The average Kelowna homeowner paid $207,000 more for their home than it is technically worth, thanks to zoning regulations, development charges, and other policies dramatically pushing up the cost of construction.
A new report from The C.D. Howe Institute shines a light on what authors Benjamin Dachis and Vincent Thivierge say are barriers to building new homes that are responsible for the high prices in some of Canada’s tightest housing markets.
The report starts with the well-studied idea that, in a healthy housing market, a new home should sell for approximately what it cost to build.
If a home is priced far above the cost of the labour and materials it took to build it, the report says it’s usually because there are “barriers that inhibit new construction,” and that those barriers usually stem from “excessive regulations.”
The problem, the authors say, is that most governments trying to tackle housing shortages have focused primarily on pushing down demand, without taking “meaningful” steps to increase the housing supply.
“Yet evidence from around the world shows that government policies limiting the supply of housing are among the key causes of higher house prices,” the authors say.
They argue that owners of vacant land compete with each other to sell their land to housing developers. In a market with lots of vacant plots, landowners will compete fiercely, reducing the cost of land.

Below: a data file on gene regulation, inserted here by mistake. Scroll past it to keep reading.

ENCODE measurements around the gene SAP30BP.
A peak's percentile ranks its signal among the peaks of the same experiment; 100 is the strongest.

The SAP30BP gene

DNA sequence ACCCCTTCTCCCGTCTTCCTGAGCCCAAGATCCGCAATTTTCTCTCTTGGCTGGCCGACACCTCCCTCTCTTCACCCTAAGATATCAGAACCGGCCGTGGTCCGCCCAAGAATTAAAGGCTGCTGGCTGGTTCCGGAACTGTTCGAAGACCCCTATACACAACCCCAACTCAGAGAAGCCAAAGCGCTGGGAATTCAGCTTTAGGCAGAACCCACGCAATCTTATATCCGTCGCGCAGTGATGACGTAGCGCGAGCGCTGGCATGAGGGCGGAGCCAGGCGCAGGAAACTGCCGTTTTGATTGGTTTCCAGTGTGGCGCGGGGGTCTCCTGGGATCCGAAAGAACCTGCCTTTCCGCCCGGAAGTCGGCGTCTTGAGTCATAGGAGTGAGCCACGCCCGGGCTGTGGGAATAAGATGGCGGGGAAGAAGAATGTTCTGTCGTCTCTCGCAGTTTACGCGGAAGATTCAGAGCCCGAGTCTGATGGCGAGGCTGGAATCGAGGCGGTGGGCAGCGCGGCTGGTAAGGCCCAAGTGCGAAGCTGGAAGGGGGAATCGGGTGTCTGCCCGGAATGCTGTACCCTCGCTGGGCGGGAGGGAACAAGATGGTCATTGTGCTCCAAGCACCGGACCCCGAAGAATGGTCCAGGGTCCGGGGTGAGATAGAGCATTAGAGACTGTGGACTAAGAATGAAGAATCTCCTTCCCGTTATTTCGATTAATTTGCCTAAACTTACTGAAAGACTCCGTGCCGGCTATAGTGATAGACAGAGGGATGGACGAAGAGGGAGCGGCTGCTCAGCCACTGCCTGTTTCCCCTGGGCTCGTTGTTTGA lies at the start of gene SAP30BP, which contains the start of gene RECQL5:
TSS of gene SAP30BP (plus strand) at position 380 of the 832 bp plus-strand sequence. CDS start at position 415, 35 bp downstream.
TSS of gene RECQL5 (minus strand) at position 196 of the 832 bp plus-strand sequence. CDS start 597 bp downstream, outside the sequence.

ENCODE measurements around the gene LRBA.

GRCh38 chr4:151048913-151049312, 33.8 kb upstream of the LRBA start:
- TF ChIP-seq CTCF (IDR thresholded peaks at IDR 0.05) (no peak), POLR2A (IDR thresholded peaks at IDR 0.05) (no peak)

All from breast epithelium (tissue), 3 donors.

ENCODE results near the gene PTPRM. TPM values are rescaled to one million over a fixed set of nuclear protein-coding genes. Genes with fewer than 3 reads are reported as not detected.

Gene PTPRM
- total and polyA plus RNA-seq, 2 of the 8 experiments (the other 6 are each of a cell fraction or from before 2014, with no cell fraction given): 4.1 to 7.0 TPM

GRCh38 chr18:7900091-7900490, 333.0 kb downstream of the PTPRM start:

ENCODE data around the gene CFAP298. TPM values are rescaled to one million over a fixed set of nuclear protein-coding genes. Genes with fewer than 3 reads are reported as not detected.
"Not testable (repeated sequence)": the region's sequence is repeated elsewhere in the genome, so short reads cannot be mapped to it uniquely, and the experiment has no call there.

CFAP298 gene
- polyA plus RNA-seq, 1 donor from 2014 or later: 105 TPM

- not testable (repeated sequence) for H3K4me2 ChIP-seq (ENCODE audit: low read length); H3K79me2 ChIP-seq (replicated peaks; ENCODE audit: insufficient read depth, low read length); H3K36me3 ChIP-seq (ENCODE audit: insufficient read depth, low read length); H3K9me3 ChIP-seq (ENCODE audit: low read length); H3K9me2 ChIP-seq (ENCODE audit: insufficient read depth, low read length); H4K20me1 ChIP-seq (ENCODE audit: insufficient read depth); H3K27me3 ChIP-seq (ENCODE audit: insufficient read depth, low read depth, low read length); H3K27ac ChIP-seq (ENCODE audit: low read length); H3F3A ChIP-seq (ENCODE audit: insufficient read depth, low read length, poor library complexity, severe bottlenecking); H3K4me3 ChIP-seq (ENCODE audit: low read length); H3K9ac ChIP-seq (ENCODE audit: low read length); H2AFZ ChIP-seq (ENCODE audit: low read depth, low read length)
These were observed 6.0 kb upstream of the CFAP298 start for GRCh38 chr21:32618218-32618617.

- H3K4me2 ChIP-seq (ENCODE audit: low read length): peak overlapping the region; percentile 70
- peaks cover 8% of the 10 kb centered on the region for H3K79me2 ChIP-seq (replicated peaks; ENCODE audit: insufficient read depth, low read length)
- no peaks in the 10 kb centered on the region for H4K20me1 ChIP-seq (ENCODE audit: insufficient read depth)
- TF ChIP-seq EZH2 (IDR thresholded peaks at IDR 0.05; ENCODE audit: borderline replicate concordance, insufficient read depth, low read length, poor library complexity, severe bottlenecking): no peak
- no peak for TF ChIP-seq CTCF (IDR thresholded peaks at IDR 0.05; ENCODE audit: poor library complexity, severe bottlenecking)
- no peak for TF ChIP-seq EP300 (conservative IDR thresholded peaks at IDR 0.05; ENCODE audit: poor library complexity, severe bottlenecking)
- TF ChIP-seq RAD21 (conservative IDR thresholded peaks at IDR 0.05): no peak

If land is scarce, however, landowners in areas where governments allow development have market power. As a result, they can charge developers a higher price for land–and that will be reflected in a higher cost for the homebuyer.
To determine how this dynamic affects home prices, the authors calculated how much it should cost to build a home in specific areas, if developers only had to worry about materials and labour. They then compared that number to the actual cost of homes in the area.
In most cities, the difference between the building construction cost per square foot and the market price per square foot is “close to zero,” something the authors say is usual for a “normally functioning” housing market.
However, in the eight cities where the difference was most dramatic, homebuyers paid an average of $230,000 extra for a new house thanks to limits on building.
In Kelowna, which is among those cities, the average new home cost $207,000 more than it would in a “normally functioning” market, with restrictions bumping up the price by a full 27 per cent.
To combat these extra-high prices, the authors recommend “three obvious steps” for governments trying to regulate home prices.
First is to remove zoning barriers that restrict building on certain, in-demand land.
Next, the authors say municipalities should remove water and wastewater services from development cost charges, and replace them with a utility-based, fee-for-use model. DCC’s can inflate the cost of a development, and that cost gets passed on to homebuyers.
Finally, the authors recommend easing restrictions on greenfield housing development (not long ago, a UBC professor advocated for developing on the Agricultural Land Reserve in Kelowna as a way to combat rising home prices).
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